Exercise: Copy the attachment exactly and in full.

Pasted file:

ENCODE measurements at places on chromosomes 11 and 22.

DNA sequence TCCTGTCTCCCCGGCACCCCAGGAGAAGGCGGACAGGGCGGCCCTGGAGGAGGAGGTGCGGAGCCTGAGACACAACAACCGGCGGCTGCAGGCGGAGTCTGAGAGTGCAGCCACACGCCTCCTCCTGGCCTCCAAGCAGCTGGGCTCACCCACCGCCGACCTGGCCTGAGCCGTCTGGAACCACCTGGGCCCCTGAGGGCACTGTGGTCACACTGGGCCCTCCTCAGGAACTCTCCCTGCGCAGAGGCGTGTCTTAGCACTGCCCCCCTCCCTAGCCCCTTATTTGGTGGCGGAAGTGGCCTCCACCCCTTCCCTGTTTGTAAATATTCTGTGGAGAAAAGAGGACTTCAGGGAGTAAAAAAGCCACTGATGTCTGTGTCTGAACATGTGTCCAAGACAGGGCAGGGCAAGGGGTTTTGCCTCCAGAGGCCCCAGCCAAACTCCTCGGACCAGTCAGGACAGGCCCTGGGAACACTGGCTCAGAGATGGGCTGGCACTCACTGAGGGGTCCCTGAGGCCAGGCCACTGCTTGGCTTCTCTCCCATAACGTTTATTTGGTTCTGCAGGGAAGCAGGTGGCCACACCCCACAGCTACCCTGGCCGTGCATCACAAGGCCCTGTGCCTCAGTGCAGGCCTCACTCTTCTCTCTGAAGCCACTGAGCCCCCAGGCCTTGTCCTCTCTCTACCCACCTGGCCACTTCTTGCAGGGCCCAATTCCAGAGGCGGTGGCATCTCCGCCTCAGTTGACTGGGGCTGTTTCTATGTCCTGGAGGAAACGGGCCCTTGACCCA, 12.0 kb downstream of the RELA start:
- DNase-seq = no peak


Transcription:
ENCODE measurements at places on chromosomes 11 and 22.

DNA sequence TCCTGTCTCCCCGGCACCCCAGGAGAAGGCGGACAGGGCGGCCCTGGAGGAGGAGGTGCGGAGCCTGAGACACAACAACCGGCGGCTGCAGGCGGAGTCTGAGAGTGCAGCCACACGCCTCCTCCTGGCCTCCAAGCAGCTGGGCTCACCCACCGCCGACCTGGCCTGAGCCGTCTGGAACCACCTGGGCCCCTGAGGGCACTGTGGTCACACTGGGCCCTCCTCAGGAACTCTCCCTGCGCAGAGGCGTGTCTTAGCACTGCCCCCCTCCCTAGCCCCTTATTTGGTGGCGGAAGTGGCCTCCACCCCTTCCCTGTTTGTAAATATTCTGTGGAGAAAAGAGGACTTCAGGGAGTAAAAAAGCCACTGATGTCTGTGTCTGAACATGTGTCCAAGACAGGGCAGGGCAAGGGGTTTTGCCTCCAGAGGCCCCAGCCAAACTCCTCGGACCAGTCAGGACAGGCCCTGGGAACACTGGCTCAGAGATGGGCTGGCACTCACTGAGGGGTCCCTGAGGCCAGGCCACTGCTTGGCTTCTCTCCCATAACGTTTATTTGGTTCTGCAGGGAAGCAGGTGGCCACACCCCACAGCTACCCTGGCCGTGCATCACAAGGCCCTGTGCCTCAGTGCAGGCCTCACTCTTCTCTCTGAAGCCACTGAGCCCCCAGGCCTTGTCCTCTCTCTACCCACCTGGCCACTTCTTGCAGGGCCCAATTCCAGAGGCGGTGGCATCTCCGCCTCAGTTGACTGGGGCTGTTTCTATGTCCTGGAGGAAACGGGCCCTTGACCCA, 12.0 kb downstream of the RELA start:
- DNase-seq = no peak